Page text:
Birmingham, UK, 24 June 2019 | Matt Trollope

Ash Barty only returned to competitive singles action three years ago after stepping away from the game for almost two years as a teenager.

Since coming back, she has gone from being an unranked prospect to world No.1.

It has been an extraordinary ascent, capped by her triumph on Sunday over Julia Goerges in the WTA Birmingham final. That victory saw her become the first Australian women since Evonne Goolagong in 1976 to top the rankings.

READ MORE: Barty new world No.1 after Birmingham triumph

Barty was asked to cast her mind back to her comeback tournament, a minor $50,000 ITF tournament on grass at Eastbourne where she began in the qualifying rounds.

Had her return to tennis gone beyond her expectations?

“We had a very vague plan to try and get back to the rhythm of it and to playing again. But certainly not for it to happen this quickly,” she replied.

“It is always a goal to try and be the best. It’s ultimately why we train, why we compete and play, but for it to happen in this way has been amazing.

“It’s just hard to put into words what we have been able to achieve over the last few years and to be where we are now is just incredible.”

Barty stopped playing tennis after a first-round loss at the 2014 US Open. She dipped her toe back in the competitive waters in early 2016 by playing a handful of doubles events on the Australian Pro Tour, but did not return to the singles court until that Eastbourne tournament, where she opened her qualifying campaign with a 6-0 6-2 win over Bulgaria’s Julia Terziyska.

Barty went a stellar 11-2 across her first two events – qualifying for both Eastbourne and the Nottingham WTA events, reaching the semis and quarters respectively – and despite a sparse playing schedule finished that year inside the top 300 with a 16-4 win-loss record.

The next year, she announced herself as a force, winning her first WTA singles title in Kuala Lumpur and posting a 42-17 record en route to cracking the top 20.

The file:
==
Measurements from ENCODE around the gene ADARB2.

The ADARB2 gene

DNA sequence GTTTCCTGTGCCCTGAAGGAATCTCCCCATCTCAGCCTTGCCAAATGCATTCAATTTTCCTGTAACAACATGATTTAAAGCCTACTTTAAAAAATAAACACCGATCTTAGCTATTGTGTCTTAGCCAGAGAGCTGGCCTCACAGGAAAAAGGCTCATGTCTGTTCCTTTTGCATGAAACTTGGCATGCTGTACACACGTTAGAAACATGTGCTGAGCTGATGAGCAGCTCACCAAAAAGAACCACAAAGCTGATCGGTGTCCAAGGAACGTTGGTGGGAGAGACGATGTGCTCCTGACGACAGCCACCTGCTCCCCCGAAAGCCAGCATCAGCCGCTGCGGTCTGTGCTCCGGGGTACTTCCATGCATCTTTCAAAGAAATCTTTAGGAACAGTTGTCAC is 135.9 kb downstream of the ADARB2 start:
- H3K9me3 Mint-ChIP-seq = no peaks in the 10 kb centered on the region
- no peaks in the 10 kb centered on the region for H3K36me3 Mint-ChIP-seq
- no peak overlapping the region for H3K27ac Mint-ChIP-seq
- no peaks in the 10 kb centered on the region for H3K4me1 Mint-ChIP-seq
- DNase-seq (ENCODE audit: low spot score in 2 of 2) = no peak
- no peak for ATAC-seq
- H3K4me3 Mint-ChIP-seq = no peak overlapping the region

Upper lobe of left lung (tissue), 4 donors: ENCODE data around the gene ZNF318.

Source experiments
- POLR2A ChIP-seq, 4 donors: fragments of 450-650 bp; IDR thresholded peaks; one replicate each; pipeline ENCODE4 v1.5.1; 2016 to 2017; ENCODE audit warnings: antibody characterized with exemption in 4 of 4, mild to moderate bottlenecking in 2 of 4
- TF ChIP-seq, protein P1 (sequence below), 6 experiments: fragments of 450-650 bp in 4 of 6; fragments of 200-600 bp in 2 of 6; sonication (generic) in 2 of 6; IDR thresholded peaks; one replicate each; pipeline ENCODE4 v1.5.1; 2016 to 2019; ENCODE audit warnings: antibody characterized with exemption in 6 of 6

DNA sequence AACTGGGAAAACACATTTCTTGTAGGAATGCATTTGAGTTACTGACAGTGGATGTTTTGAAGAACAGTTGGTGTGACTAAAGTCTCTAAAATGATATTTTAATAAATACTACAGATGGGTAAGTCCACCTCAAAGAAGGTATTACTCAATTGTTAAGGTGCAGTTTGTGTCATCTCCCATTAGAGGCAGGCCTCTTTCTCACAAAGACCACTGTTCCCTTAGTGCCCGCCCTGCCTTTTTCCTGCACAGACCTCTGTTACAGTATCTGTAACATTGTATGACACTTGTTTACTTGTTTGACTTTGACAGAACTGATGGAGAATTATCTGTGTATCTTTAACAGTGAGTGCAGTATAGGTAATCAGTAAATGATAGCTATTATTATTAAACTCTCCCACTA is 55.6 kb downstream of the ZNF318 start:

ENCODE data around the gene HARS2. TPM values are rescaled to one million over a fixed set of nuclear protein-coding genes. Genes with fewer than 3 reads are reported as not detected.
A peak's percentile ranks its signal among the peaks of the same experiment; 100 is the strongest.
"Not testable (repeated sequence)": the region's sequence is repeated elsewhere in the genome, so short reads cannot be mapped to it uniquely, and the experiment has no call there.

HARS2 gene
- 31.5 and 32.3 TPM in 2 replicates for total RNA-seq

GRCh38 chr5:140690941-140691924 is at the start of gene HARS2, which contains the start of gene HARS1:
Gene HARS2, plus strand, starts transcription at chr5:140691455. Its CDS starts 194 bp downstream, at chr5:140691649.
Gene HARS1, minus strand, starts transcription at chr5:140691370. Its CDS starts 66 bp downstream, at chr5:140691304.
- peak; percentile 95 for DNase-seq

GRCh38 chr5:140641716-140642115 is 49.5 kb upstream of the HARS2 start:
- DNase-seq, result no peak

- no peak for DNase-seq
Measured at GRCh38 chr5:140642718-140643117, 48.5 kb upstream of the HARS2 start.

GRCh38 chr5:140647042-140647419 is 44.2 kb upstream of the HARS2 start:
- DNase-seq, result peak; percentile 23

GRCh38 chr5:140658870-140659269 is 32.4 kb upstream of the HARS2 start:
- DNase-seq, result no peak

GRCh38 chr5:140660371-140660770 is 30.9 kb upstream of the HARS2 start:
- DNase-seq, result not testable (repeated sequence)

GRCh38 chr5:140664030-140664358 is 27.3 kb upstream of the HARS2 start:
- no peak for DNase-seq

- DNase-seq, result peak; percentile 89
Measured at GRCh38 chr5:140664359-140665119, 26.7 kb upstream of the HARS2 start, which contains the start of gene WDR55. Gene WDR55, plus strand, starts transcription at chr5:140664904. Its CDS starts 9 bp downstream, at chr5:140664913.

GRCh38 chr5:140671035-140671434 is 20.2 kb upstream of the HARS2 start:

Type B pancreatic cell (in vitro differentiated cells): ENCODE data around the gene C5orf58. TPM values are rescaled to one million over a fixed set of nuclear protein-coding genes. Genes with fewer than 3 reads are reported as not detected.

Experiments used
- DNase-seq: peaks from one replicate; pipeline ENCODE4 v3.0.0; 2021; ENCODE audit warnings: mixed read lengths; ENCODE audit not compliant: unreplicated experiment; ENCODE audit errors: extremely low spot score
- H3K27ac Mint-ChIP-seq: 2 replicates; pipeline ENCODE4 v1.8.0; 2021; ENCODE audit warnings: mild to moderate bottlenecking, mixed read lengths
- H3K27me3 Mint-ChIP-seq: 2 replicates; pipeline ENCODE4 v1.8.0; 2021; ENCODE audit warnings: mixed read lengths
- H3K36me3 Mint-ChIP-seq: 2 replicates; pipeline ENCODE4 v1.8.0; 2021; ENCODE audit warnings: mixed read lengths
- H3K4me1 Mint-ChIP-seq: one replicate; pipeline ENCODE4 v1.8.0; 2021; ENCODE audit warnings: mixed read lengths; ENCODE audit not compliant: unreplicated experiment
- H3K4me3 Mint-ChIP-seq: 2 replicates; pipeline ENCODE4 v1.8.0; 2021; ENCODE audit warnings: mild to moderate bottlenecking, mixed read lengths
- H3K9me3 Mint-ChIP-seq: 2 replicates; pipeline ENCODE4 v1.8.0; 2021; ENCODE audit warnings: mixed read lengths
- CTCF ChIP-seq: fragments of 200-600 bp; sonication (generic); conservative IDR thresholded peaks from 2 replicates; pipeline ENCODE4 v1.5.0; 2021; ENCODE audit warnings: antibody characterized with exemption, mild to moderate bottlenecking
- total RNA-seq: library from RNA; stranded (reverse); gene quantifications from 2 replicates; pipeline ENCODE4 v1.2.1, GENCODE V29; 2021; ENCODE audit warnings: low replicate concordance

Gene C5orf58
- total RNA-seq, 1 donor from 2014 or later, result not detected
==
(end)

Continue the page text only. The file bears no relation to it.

She backed up that breakout year with another top-20 season in 2018, before going to another level this year.

In 2019, Barty has been the game’s standout player. With her victory in Birmingham, she is currently on a 12-match winning streak, a run which also includes her stunning run to a first Grand Slam singles title at Roland Garros. Her 36-5 win-loss record includes three titles – the other being Miami – from four finals appearances.¬†She’s also undefeated in Fed Cup play and is the only player, male or female, to be ranked in both the singles and doubles top 10.

Now she’s the world No.1 – and likely to be the top seed for Wimbledon.

“I think the best thing is we’ve been busy,” she told when asked how she has remained calm and focused amid this period of stratospheric professional success.

“We’ve been busy preparing for matches here, and that’s why we came here to Birmingham, to try and get matches to prepare as best as we can for the rest of the season. It’s been really nice just to be busy, and ultimately our preparations and processes stay the same, and it’s about enjoying it when we come out there.”

Attaining a first major trophy, followed just two weeks later by the No.1 ranking, is a pair of achievements few players can lay claim to – especially in such quick succession. Barty described them as very different experiences, with the French Open triumph feeling “like a whirlwind”.

Yet with the 23-year-old immediately bound for her next tournament at Eastbourne, followed quickly by Wimbledon, she could easily be guilty of not permitting herself time and space to enjoy her various successes.

“It’s about celebrating those little moments along the way, making sure that we do sit down and take a breath and enjoy it,” she said, somewhat reassuringly.

“But also know that I’m still hungry for more success, and that’s what we’re after.”